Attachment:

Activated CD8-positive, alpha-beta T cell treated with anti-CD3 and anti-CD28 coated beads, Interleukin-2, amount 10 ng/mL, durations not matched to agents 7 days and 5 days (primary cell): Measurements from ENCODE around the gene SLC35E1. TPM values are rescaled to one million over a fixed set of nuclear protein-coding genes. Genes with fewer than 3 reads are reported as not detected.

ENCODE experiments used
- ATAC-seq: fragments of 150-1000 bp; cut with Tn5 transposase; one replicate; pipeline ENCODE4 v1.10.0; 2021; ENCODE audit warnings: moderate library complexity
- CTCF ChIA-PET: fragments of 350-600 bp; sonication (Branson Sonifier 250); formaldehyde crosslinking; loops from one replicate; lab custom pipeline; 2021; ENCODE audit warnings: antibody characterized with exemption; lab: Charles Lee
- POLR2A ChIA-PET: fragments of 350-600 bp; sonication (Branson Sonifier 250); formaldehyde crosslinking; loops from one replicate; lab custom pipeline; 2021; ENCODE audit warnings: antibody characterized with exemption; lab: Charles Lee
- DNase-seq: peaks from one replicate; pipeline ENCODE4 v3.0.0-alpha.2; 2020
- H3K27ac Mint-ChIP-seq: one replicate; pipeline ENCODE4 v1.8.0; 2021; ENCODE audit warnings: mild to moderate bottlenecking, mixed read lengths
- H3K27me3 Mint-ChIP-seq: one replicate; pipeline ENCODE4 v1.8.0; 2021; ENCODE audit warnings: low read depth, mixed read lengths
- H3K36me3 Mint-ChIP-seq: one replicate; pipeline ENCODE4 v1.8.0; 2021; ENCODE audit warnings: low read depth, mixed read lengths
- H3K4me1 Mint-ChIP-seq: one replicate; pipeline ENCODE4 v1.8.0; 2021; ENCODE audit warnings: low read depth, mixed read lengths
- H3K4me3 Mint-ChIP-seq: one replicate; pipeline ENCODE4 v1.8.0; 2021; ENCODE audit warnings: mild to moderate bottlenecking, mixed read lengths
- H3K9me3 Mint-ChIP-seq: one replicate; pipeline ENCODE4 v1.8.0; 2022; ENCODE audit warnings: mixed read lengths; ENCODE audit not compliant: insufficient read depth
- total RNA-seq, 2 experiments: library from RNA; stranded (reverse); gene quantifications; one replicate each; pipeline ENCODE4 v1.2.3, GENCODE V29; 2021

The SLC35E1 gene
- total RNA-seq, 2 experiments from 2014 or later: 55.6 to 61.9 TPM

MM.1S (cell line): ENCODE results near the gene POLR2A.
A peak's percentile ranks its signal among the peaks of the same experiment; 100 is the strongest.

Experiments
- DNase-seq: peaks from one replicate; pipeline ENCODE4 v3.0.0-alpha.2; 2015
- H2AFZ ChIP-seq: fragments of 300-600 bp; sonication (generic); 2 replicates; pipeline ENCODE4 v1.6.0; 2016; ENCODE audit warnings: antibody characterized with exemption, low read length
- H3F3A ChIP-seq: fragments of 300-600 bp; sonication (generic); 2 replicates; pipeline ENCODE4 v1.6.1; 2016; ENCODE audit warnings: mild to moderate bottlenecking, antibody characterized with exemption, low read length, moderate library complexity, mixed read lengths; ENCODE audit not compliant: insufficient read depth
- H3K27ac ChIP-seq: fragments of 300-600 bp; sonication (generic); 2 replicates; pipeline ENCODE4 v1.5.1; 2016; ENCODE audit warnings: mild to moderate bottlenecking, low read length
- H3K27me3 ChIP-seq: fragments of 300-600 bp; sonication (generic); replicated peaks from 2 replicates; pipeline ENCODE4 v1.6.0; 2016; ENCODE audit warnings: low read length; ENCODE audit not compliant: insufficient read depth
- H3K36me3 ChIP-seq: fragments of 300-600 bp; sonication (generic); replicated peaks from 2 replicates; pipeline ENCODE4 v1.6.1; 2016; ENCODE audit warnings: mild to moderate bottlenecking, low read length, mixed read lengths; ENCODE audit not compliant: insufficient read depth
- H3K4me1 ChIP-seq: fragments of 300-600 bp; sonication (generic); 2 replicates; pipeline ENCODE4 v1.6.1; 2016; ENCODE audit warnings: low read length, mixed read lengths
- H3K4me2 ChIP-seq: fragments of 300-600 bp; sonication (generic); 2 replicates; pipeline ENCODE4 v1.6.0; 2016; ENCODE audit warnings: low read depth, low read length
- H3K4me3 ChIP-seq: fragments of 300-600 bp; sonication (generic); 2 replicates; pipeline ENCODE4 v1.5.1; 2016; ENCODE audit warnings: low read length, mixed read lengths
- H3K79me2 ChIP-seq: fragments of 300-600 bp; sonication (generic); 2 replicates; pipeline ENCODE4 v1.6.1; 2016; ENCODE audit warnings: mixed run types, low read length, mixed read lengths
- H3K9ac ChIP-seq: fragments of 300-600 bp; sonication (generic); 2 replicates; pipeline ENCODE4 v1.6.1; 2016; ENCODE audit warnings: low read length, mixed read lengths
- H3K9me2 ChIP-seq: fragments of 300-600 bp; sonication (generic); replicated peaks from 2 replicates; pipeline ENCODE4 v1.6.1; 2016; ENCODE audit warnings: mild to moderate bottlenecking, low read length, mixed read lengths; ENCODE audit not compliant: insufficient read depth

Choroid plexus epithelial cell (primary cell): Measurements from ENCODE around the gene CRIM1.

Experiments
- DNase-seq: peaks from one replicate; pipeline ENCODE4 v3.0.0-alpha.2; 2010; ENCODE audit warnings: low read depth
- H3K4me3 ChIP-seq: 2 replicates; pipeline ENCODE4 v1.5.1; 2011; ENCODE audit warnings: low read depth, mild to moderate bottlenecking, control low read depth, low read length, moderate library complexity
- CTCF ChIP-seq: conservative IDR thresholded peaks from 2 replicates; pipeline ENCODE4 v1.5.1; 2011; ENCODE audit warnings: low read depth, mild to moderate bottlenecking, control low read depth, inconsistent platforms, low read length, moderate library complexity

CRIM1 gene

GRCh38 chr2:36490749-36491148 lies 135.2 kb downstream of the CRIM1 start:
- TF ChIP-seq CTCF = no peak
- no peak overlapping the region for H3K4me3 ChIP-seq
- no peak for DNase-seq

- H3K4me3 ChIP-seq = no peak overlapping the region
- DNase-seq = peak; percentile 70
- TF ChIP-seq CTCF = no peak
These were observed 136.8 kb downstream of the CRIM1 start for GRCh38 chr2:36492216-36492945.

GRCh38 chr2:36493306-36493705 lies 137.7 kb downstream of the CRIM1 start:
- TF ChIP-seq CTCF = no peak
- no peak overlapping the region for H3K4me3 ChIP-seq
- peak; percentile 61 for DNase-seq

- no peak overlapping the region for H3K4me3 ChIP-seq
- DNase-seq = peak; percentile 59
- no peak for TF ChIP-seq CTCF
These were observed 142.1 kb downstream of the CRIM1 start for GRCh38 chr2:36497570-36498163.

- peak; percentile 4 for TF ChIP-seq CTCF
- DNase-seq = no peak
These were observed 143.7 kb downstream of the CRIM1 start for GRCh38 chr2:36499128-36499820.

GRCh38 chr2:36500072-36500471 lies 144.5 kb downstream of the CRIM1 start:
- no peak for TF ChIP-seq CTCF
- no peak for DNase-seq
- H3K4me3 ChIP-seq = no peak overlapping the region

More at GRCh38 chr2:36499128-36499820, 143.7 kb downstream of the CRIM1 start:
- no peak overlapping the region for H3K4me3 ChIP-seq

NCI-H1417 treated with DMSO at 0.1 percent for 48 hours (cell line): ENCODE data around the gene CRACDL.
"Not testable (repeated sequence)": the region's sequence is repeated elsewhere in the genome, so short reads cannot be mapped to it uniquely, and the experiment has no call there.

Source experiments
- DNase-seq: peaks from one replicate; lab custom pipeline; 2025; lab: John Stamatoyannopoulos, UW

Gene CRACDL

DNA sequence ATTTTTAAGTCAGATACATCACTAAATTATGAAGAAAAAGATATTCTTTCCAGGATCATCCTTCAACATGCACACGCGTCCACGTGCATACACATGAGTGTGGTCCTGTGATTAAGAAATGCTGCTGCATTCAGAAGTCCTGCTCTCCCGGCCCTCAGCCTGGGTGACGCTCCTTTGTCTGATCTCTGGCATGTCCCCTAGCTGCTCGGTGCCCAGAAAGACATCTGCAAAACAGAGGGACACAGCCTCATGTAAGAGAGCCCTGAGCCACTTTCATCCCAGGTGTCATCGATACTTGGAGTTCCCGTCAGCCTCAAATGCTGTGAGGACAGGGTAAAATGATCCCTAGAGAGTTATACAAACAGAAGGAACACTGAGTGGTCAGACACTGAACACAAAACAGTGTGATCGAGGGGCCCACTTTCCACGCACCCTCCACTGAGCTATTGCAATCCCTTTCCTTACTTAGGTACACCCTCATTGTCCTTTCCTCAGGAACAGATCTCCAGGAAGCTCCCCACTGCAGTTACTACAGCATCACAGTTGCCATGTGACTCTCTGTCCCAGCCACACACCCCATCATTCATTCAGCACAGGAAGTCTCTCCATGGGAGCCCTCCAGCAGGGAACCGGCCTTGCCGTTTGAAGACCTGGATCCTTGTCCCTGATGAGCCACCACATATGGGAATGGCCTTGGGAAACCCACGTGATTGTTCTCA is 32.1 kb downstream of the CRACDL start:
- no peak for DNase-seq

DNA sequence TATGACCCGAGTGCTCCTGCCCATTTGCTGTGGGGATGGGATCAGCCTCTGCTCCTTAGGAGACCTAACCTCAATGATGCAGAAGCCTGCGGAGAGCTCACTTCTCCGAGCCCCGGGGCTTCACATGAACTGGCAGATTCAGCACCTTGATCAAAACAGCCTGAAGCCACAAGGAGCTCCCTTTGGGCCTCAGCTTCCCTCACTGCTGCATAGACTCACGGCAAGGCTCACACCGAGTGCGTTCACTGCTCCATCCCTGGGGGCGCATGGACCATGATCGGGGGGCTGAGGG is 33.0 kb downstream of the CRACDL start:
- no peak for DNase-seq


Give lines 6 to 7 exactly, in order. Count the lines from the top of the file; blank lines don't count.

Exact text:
- DNase-seq: peaks from one replicate; pipeline ENCODE4 v3.0.0-alpha.2; 2020
- H3K27ac Mint-ChIP-seq: one replicate; pipeline ENCODE4 v1.8.0; 2021; ENCODE audit warnings: mild to moderate bottlenecking, mixed read lengths